F. Scott Fitzgerald’s short story, “Tarquin of Cheapside”, contains what I would call a major gimmick – but because of his writing style, it’s an eloquent gimmick.
In Part I, Soft Shoes (one person) is being pursued through the streets of London by Flowing Boots (more than one person). In Part 2, Wessel Caxter hides Soft Shoes from the pursuers while he is reading Edmund Spencer’s poem The Fairie Queene. Flowing Boots barges into Wessel’s apartment but doesn’t find Soft Shoes. During this scene, the reader gets an idea of why Flowing Boots is chasing Soft Shoes. It has something to do with the sister of one of Flowing Boots. Soft Shoes then spends the night at Wessel’s writing a poem about his adventure. It was at this point that I figured Soft Shoes was probably someone well-known. In Part 3, Wessel finds Soft Shoes’ poem and begins reading it. Soft Shoes’ identity is revealed through the beginning lines of his poem.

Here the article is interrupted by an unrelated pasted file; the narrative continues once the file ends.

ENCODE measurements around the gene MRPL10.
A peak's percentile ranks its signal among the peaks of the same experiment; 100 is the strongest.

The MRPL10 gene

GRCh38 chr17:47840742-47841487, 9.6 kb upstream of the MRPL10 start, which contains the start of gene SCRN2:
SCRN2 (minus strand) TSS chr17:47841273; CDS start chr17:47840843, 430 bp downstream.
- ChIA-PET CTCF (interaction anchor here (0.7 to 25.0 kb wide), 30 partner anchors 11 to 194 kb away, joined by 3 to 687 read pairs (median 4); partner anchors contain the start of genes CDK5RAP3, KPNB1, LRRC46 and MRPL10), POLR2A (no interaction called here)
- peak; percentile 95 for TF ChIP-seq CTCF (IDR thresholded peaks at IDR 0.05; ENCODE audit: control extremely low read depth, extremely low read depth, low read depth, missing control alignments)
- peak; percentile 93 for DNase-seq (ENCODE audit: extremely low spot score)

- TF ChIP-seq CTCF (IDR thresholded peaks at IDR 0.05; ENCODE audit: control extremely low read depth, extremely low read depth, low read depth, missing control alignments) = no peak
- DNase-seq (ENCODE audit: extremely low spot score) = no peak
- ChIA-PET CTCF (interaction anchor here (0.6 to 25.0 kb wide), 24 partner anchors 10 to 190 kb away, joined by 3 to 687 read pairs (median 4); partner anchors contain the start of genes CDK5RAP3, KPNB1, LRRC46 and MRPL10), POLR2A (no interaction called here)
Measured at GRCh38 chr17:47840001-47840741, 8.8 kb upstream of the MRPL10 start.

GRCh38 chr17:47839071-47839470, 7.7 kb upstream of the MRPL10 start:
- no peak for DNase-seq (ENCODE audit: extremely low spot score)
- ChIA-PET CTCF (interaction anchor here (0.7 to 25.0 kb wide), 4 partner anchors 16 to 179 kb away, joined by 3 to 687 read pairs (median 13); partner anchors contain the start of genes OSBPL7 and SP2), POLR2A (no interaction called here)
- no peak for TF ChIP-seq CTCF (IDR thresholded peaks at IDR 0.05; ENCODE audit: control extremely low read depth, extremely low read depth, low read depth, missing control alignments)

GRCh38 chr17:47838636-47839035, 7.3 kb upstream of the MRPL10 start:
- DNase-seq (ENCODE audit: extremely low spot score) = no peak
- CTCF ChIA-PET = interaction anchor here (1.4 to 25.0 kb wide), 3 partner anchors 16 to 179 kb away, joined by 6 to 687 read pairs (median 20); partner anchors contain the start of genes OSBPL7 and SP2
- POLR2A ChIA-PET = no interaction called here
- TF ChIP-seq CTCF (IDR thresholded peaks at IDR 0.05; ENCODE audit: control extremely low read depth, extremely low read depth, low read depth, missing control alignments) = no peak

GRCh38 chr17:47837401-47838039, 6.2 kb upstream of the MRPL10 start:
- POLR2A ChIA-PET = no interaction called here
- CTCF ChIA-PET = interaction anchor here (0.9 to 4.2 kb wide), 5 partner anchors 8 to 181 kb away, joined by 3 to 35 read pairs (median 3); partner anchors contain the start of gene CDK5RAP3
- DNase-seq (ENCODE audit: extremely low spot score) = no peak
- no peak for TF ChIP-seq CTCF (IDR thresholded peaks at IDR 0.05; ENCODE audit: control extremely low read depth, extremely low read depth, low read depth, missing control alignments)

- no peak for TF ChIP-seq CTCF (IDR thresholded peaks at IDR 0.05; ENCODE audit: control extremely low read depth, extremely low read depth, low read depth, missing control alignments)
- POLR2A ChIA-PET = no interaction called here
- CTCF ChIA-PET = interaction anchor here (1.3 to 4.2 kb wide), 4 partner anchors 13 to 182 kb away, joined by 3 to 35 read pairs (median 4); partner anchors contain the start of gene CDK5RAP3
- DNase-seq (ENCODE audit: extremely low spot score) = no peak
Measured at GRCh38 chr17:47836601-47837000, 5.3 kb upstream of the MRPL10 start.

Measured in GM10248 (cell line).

I consider the story fun and pleasant. This was one of Fitzgerald’s earlier stories and foreshadows his writing style. I’ve always thought of Fitzgerald as a compliment to Hemingway, his fellow “Lost Generation” member. His writing style is ornate compared to Hemingway’s stripped-down style. I discovered Fitzgerald and The Great Gatsby shortly after I had discovered Hemingway and The Sun Also Rises – back in tenth grade English. The two of them continue to be my favorites all these years later.